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Ruth Naughton-Doe

My name is Ruth Naughton-Doe and I am a Postdoctoral Research Fellow based at the International Centre for Mental Health Social Research at the University of York. My research addresses the social determinants of mental illness through co-produced interventions and evaluations. I collaborate with people with lived experience, practitioners, health and care services, communities, and the voluntary sector. Loneliness is the main focus of my research, but other research interests include support for unpaid carers, and timebanking. I am a mixed-methods researcher, very interested in creative methods such as mobile interviews and zine making. I also volunteer for Blaze Trails CIC, the UK’s parent and baby walking network. 

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Award Title: Mental Health Fellowship

Start Date: November 2022

End Date: March 2024

Location of Research: Manchester and Sheffield 

Collaborating Organisations: 

Nuffield Department of Primary Care Health Sciences, University of Oxford 

PRIME-RU Perinatal Mental Health and Parenting Research Unit, University of Manchester 

Sociological Studies, University of Sheffield 

Project Title: Finding solutions for perinatal loneliness in collaboration with people with lived and practitioner experience. 

Brief summary: This research will find solutions for the related problems of loneliness and mental illness experienced by parents whilst pregnant and the first year after having a baby (the perinatal period). The idea for the research came from my own experience of loneliness and postnatal depression. 

Parents are at increased risk for loneliness, especially in the first-year post birth, and the negative impacts of both loneliness and mental illness can have lasting consequences for parents and their children. Parents who most need support might not be able to find it through not knowing where to look, or not being able to afford the options available. Support should be tailored to a parents’ unique situation, including support for fathers, parents of disabled children, adoptive parents, Lesbian, Gay, Bisexual and Transgender (LGBT+) parents, parents from ethnic minorities, parents with disabilities or long-term health conditions, and parents with fewer financial resources. Parents who have felt lonely, and practitioners who have worked with those parents, hold vital knowledge to find solutions for perinatal loneliness.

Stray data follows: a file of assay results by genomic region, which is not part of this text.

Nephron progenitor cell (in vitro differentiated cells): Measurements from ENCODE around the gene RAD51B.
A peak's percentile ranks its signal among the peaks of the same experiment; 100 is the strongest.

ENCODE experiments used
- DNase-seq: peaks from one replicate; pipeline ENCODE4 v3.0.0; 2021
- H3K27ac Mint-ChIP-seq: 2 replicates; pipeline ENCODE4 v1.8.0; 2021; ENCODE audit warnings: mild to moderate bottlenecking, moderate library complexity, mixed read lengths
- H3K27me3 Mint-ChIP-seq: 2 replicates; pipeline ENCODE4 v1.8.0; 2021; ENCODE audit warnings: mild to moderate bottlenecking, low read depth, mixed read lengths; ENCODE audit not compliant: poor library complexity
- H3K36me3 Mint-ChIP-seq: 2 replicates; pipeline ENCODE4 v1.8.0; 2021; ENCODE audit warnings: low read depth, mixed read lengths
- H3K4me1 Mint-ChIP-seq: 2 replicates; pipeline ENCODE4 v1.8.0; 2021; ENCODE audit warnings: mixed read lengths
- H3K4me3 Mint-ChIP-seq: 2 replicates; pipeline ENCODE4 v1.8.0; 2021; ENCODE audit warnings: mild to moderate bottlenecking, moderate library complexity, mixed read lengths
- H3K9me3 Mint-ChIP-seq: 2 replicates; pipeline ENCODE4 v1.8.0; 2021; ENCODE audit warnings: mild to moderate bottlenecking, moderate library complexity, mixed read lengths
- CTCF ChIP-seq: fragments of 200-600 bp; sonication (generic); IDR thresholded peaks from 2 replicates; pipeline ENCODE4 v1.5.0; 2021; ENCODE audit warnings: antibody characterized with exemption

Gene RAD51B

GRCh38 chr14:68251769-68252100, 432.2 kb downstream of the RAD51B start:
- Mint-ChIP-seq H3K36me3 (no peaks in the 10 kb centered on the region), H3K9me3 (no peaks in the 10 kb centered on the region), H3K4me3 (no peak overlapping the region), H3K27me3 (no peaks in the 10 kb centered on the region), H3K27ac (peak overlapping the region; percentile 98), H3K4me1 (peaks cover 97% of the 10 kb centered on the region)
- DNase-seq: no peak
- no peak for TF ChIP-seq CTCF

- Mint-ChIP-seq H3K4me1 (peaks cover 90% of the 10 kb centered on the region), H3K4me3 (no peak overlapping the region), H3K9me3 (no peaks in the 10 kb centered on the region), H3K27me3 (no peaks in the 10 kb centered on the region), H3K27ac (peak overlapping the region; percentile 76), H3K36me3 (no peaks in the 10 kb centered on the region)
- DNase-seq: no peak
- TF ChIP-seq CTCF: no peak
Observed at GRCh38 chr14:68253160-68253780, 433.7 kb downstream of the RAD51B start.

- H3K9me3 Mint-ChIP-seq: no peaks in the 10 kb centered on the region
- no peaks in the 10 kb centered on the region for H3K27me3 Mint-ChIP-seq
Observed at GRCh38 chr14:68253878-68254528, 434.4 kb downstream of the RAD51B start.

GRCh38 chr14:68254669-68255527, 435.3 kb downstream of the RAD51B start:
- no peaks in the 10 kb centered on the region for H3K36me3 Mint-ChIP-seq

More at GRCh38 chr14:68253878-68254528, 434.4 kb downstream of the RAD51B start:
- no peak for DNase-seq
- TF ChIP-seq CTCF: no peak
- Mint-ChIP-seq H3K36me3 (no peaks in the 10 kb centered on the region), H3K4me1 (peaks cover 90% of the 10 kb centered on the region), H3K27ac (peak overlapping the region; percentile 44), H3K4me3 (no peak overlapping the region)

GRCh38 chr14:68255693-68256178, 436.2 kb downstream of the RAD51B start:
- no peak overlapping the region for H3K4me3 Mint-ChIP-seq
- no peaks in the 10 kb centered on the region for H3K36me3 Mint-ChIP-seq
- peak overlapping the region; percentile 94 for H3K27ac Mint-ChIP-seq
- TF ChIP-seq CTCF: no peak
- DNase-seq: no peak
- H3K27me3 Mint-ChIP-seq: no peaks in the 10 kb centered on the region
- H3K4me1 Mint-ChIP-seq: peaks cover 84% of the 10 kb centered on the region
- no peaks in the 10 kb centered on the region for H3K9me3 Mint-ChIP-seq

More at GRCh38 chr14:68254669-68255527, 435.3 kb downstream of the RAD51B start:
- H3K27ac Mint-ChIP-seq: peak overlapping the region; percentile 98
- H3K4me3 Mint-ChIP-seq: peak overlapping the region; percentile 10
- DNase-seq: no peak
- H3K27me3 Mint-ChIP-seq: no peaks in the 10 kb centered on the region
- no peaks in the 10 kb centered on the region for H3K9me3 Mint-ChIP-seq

Experts on the project supervisory team, and research advisory groups (composed of practitioners and people with lived experience), will support me during this research to:  

  • Review the published research for potential solutions to perinatal loneliness. 

  • Talk to people who identify as feeling lonely at two points in their perinatal period to find out if and how they overcome their loneliness, the problems they face, and the ways they cope. 

  • Talk to practitioners and service users with lived experience to hear their perspectives on the solutions to perinatal loneliness. 

  • Reflect on these empirical findings with people with a research advisory group and experts to develop a framework for solutions for perinatal loneliness, called a Theory of Change. 

Benefits anticipated: 

The main research output will be a Theory of Change that will inform individuals, professionals, and policy makers on how best to prevent and reduce perinatal loneliness, particularly across underserved populations. The research findings will be shared widely to inform policy, practice, and self-help, including through a video, a four-page booklet and publication in a peer reviewed academic journal. 

I will also work throughout this Fellowship to build capacity for further research in this area through creating a Perinatal Loneliness Research Group to bring together academics interested in perinatal loneliness to collaborate in future research.